Your risk of developing a brain tumor is higher if you have a close relative with a history of brain cancer. Most brain tumors aren’t linked to a family history and have no clear cause.

Brain tumors can be cancerous or noncancerous. The World Health Organization recognizes more than 100 types of brain tumors.

Brain and other central nervous system (CNS) tumors are the second most common cancer in children under 14 (behind leukemia) and the most common cancer in adolescents ages 15–19. They’re the eighth most common cancer in adults over 40.

Brain tumors are caused by genetic changes inside your cells that cause them to replicate uncontrollably. Some genetic changes can be passed through your family and some are acquired throughout your life.

Only about 5%–10% of brain tumors occur in people with a family history.

Read on to learn more about the connection between genetics and brain tumors.

Brain tumors can be cancerous or noncancerous. Here’s a look at some of the most common types of brain tumors.

TypeSubtypePercentage of CNS tumors in the United StatesCancerous
MeningiomaBenign meningioma34.9%No
Pituitary tumorsPituitary adenoma16.5%No
GliomaGlioblastoma multiforme14.7%Yes
Nerve sheath tumorsAcoustic neuroma8.2%Usually not
Lymphomas and other blood cancersPrimary CNS lymphoma1.9%Yes
GliomaDiffuse astrocytoma1.9%Yes

As with other types of tumors, brain tumors develop when genetic changes cause cells to replicate uncontrollably. Brain tumors can be cancerous or noncancerous. Some noncancerous brain tumors can also cause difficulties if they compress healthy brain tissue.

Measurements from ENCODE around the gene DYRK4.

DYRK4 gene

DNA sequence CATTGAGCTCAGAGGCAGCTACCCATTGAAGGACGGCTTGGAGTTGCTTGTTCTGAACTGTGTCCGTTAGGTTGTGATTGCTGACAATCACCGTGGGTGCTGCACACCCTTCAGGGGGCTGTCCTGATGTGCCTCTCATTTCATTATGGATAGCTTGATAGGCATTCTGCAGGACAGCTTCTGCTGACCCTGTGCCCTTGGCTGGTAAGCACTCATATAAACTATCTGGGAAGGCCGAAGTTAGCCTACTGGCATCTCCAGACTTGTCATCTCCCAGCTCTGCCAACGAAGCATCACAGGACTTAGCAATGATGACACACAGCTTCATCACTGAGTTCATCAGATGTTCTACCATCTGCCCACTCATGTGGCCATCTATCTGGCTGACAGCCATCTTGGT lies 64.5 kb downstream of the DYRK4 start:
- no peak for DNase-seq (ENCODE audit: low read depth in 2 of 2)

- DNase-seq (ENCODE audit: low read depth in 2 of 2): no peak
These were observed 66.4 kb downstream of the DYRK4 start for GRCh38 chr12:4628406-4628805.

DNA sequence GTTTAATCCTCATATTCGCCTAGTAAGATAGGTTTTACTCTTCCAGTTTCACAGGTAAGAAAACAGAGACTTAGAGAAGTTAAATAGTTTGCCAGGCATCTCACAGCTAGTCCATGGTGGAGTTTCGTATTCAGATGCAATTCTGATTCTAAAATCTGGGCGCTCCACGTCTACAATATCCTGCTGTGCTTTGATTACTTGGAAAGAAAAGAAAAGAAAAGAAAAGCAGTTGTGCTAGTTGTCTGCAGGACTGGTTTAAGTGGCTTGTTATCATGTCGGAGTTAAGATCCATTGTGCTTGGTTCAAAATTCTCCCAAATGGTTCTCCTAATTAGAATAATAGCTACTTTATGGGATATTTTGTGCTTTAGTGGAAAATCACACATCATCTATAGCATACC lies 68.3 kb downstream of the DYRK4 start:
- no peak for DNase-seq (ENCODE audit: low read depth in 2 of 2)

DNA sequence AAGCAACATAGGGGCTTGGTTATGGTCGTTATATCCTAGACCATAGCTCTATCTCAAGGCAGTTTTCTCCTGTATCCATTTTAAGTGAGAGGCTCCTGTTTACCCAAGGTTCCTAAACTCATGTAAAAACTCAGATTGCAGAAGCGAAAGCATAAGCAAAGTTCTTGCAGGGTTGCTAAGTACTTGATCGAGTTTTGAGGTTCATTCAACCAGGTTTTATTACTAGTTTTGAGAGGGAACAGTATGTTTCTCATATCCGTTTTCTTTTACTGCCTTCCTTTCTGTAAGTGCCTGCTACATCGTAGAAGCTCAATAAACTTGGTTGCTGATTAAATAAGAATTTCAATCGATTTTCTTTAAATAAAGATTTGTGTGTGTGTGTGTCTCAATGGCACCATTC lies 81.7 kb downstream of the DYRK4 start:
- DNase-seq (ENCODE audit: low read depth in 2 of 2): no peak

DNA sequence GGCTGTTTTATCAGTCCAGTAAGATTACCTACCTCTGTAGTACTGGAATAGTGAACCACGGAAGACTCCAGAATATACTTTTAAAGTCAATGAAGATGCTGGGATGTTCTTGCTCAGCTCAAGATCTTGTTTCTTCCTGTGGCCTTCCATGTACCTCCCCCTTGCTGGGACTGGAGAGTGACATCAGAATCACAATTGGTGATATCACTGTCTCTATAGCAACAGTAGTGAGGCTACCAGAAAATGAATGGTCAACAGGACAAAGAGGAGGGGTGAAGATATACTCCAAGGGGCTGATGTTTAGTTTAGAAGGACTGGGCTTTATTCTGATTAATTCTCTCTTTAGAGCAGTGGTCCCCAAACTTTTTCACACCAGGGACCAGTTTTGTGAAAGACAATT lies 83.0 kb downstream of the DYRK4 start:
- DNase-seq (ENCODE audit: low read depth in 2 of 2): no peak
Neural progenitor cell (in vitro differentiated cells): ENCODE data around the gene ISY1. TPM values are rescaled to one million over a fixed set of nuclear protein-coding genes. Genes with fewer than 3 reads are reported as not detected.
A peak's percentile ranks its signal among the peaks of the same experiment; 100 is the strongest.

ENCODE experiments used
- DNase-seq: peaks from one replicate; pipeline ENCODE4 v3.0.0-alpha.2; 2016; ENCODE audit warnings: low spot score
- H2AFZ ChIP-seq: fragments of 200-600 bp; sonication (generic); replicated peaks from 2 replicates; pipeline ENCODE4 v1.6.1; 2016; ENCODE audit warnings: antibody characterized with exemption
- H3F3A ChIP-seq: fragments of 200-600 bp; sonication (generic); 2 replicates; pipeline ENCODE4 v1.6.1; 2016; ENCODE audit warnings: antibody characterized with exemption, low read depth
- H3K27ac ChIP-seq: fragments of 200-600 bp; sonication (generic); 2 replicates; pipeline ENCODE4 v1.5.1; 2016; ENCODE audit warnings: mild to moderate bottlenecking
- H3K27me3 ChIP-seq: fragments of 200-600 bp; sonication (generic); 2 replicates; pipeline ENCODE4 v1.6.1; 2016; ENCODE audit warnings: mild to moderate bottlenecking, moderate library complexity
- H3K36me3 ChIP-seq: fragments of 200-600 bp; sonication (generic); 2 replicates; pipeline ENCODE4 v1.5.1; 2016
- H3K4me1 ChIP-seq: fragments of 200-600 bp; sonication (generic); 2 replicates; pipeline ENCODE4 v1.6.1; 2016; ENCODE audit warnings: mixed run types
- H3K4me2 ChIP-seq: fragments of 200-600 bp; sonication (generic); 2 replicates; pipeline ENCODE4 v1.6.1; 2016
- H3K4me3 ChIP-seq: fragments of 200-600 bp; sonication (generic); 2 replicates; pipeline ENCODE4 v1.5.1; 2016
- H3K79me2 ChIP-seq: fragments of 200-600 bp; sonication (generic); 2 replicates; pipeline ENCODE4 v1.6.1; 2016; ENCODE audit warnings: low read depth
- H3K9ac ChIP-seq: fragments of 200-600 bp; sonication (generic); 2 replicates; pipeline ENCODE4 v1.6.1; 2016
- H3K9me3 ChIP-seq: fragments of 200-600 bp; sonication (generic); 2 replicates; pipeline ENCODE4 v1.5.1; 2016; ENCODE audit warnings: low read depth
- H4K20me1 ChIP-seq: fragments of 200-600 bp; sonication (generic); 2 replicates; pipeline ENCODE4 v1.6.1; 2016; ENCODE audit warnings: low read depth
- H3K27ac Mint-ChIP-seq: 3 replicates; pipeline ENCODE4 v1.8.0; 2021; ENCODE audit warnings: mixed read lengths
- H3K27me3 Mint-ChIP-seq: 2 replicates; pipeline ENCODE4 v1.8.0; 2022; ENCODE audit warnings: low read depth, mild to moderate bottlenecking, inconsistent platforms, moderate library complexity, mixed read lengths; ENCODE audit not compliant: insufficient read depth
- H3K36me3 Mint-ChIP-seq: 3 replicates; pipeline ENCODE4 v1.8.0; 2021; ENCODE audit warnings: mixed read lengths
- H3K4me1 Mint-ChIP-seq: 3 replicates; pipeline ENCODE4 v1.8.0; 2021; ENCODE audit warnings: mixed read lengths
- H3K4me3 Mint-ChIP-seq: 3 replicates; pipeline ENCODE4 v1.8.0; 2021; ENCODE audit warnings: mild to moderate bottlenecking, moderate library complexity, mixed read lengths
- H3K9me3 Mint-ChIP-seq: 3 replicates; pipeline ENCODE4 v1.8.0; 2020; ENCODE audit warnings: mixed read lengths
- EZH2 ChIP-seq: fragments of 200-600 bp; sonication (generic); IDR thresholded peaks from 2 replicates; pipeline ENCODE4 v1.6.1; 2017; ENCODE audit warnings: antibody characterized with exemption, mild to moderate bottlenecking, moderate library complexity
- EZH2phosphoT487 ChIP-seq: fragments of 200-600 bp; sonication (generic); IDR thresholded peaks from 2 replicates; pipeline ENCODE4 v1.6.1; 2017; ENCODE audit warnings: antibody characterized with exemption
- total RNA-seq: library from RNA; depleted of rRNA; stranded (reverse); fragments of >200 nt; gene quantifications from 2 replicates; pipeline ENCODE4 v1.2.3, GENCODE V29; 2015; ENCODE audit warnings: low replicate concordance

Researchers have studied environmental and genetic factors related to brain tumors extensively, but they haven’t yet found a risk factor that accounts for a large portion of these tumors.

Inherited and acquired genetic changes

Genetic changes can be inherited or acquired. Inherited genes are passed down to you by your parents. Cancers associated with inherited genes tend to cluster in families. Noninherited genetic changes develop throughout your life.

Most brain tumors don’t run in families. According to the American Association of Neurological Surgeons, gliomas are the most common type of brain tumor. Only about 5% of gliomas are linked to a family history.

In a 2019 study, researchers found that the risk of developing a brain tumor was about 20% higher in people with a family history of cancer and about double in a person with two relatives who had cancer.

Genetic risk factors for brain tumors

Glioma is responsible for the majority of brain tumor deaths. Most of the genetic research on brain tumors has focused on glioma.

Researchers have identified at least 25 gene mutations associated with an increased risk of developing glioma and its subtypes. Some of these include:

GeneCancer type
MSH6Medulloblastoma, glioma, glioblastoma
MSH2Medulloblastoma, glioma, glioblastoma
C2orf80Lower grade glioma
LRIG1Lower grade glioma